"Miserable boy! you lost fifteen hundred francs at play at your age?"
"Oh, uncle, uncle!" cried poor Oscar, plunged by these words into all the horrors of his position, and falling on his knees before his uncle, with clasped hands, "It is twelve o'clock! I am lost, dishonored! Monsieur Desroches will have no pity! He gave me the money for an important affair, in which his pride was concerned. I was to get a paper at the Palais in the case of Vandernesse versus Vandernesse! What will become of me? Oh, save me for the sake of my father and aunt! Come with me to Monsieur Desroches, and explain it to him; make some excuse,—anything!"
These sentences were jerked out through sobs and tears that might have moved the sphinx of Luxor.
"Old skinflint!" said the danseuse, who was crying, "will you let your own nephew be dishonored,—the son of the man to whom you owe your fortune?—for his name is Oscar Husson. Save him, or Titine will deny you forever!"
"But how did he come here?" asked Cardot.
"Don't you see that the reason he forgot to go for those papers was because he was drunk and overslept himself. Georges and his cousin Frederic took all the clerks in his office to a feast at the Rocher de Cancale."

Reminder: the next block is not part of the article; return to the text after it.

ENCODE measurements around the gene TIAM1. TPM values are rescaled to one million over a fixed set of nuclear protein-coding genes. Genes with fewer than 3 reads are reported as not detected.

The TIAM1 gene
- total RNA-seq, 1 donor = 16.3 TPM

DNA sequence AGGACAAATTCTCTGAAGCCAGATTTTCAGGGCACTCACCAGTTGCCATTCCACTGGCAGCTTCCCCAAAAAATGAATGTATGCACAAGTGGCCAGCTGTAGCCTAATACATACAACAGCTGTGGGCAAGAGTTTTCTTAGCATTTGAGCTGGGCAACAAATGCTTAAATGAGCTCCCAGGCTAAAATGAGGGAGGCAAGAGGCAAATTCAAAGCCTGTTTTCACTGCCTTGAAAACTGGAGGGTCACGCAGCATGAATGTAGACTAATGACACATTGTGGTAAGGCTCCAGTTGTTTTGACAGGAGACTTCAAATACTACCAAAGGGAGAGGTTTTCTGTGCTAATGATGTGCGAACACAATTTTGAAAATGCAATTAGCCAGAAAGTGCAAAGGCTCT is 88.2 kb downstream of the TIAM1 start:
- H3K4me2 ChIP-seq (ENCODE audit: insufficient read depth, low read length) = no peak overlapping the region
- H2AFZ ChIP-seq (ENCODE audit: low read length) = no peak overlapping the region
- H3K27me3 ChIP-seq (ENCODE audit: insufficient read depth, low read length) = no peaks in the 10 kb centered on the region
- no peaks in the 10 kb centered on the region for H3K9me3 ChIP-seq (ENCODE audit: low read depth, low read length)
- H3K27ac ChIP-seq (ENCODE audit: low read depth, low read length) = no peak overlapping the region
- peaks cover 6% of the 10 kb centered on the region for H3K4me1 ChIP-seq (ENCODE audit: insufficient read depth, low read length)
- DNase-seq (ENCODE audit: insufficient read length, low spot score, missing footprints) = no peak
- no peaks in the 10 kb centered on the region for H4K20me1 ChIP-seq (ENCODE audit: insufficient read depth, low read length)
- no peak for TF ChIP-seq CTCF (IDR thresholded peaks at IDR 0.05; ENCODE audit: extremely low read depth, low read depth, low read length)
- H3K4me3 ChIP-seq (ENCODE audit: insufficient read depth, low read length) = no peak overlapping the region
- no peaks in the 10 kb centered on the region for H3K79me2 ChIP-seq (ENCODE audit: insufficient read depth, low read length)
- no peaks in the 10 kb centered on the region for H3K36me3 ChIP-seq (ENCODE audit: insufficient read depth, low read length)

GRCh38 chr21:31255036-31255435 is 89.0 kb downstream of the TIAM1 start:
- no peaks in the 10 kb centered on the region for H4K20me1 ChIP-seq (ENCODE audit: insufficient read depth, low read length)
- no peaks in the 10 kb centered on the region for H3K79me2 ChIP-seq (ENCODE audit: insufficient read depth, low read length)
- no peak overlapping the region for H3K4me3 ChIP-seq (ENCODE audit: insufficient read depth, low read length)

Pere Cardot looked at Florentine and hesitated.
"Come, come," she said, "you old monkey, shouldn't I have hid him better if there had been anything else in it?"
"There, take your five hundred francs, you scamp!" said Cardot to his nephew, "and remember, that's the last penny you'll ever get from me. Go and make it up with your master if you can. I'll return the thousand francs which you borrowed of mademoiselle; but I'll never hear another word about you."
Oscar disappeared, not wishing to hear more. Once in the street, however, he knew not where to go.
Chance which destroys men and chance which saves them were both making equal efforts for and against Oscar during that fateful morning. But he was doomed to fall before a master who forgave no failure in any affair he had once undertaken. When Mariette reached home that night, she felt alarmed at what might happen to the youth in whom her brother took interest and she wrote a hasty note to Godeschal, telling him what had happened to Oscar and inclosing a bank bill for five hundred francs to repair his loss. The kind-hearted creature went to sleep after charging her maid to carry the little note to Desroches' office before seven o'clock in the morning. Godeschal, on his side, getting up at six and finding that Oscar had not returned, guessed what had happened. He took the five hundred francs from his own little hoard and rushed to the Palais, where he obtained a copy of the judgment and returned in time to lay it before Desroches by eight o'clock.